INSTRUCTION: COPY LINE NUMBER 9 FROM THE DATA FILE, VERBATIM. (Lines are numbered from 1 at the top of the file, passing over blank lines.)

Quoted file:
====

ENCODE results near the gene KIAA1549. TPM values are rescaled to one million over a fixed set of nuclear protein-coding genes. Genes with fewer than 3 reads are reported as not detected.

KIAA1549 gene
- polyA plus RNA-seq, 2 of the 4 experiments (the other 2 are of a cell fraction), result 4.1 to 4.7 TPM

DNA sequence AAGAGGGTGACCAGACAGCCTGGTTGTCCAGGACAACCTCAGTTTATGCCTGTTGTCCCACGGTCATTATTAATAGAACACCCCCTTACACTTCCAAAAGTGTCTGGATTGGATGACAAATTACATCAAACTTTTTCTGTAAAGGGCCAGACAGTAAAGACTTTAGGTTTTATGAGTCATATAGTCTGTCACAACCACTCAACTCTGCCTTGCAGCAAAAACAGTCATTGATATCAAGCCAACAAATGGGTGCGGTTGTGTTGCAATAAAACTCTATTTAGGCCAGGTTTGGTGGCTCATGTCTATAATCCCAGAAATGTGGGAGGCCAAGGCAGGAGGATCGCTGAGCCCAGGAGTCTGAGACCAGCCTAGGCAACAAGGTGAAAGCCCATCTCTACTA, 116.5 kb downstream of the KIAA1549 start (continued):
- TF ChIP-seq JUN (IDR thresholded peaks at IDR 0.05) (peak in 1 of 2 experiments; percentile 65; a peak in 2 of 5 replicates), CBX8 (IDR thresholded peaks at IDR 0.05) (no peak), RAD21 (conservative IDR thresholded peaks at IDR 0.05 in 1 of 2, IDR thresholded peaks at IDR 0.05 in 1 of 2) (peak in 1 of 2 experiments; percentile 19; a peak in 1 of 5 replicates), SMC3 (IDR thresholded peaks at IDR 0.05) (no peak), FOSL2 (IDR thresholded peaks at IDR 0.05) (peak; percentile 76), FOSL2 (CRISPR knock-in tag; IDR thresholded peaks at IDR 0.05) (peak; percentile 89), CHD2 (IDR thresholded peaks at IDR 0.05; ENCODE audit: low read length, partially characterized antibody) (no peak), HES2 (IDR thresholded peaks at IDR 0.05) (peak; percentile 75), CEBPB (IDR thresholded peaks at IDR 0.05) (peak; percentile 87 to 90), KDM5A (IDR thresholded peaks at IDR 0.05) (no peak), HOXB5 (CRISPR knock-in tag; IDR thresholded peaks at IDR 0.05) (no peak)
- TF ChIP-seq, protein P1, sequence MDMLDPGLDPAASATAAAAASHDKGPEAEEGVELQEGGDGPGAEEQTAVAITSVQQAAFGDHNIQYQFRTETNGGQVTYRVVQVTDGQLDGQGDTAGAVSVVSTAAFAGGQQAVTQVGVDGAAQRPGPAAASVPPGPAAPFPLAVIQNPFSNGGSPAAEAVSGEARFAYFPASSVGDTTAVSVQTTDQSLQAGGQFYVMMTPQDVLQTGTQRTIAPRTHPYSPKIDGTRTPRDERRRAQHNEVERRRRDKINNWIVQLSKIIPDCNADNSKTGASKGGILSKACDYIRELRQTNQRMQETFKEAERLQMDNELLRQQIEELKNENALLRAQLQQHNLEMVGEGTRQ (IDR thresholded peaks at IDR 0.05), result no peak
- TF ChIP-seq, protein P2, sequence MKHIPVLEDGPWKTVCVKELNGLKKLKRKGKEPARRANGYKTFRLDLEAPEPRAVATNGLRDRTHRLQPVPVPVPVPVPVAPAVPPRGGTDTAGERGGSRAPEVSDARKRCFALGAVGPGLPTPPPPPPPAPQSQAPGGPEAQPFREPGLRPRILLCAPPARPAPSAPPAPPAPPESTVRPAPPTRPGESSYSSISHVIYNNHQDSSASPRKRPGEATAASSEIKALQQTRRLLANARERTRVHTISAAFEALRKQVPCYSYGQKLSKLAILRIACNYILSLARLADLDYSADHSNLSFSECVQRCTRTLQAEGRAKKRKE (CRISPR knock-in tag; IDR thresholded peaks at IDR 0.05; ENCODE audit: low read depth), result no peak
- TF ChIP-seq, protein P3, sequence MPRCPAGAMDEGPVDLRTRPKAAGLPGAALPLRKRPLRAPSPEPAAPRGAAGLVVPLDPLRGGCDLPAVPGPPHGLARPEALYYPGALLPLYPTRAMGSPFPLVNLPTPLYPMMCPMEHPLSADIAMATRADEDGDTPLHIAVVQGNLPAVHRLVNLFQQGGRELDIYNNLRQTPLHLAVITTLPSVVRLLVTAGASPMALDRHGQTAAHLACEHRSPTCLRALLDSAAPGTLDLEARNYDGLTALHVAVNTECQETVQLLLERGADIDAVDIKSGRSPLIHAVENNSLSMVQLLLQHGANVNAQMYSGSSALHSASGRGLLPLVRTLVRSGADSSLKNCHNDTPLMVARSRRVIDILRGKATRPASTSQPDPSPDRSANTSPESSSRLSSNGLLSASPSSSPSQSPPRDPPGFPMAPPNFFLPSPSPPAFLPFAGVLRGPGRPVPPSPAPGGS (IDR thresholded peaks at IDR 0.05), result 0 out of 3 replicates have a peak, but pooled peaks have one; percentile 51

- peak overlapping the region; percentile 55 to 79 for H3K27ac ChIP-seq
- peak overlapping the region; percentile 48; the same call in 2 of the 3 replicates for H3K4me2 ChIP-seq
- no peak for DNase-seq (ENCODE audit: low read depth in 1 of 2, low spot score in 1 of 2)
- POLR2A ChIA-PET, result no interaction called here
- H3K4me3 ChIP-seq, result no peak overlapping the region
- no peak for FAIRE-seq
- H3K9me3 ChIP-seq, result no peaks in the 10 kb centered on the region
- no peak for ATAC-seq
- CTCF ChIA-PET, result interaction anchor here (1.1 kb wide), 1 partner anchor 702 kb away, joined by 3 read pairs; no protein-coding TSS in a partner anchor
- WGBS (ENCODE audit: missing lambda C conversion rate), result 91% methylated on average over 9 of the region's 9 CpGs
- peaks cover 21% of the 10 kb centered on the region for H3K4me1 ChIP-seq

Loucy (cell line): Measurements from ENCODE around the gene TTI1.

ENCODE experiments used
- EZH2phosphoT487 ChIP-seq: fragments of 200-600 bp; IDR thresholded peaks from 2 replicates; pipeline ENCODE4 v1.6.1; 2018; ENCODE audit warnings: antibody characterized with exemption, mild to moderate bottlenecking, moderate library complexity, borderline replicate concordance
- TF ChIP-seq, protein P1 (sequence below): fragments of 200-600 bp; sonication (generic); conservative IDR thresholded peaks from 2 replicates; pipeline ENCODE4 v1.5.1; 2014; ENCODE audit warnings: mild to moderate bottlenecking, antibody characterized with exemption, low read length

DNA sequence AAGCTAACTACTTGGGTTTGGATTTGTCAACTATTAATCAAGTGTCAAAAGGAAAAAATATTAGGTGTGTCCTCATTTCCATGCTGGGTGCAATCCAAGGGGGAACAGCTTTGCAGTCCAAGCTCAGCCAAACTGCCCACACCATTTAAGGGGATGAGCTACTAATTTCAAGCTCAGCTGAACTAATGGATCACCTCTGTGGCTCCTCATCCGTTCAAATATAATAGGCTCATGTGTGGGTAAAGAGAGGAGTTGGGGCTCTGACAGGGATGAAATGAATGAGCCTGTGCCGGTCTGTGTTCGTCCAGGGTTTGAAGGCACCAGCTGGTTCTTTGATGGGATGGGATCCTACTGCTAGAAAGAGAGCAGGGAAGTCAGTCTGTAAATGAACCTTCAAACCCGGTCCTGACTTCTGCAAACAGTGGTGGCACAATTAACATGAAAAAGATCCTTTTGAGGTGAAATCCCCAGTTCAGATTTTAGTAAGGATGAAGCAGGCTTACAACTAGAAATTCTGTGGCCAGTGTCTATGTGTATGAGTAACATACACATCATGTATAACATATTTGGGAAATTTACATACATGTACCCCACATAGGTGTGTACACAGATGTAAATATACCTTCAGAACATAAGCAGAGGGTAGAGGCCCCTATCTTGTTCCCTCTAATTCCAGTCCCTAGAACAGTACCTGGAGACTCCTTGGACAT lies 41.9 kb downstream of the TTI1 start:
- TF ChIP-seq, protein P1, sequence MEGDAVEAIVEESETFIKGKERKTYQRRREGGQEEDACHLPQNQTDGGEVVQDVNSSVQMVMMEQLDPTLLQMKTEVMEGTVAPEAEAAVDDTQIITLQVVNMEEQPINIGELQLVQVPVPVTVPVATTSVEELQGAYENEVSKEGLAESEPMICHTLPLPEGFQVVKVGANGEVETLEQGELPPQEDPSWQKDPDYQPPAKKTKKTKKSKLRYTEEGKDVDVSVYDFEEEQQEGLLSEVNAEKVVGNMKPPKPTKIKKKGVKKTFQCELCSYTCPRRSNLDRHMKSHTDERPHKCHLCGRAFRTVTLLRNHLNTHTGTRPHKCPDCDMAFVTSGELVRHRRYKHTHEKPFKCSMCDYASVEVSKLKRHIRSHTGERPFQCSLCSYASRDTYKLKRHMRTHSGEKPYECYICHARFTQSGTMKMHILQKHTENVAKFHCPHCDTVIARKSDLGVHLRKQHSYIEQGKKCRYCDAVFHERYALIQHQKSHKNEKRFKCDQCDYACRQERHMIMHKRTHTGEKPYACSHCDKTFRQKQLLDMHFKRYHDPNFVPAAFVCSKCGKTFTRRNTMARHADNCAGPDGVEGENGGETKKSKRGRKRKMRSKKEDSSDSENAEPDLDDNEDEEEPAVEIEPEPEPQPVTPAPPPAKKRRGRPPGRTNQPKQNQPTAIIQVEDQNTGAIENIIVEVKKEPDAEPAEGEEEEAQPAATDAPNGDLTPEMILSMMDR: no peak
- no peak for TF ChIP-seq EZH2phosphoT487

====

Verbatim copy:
- peak overlapping the region; percentile 55 to 79 for H3K27ac ChIP-seq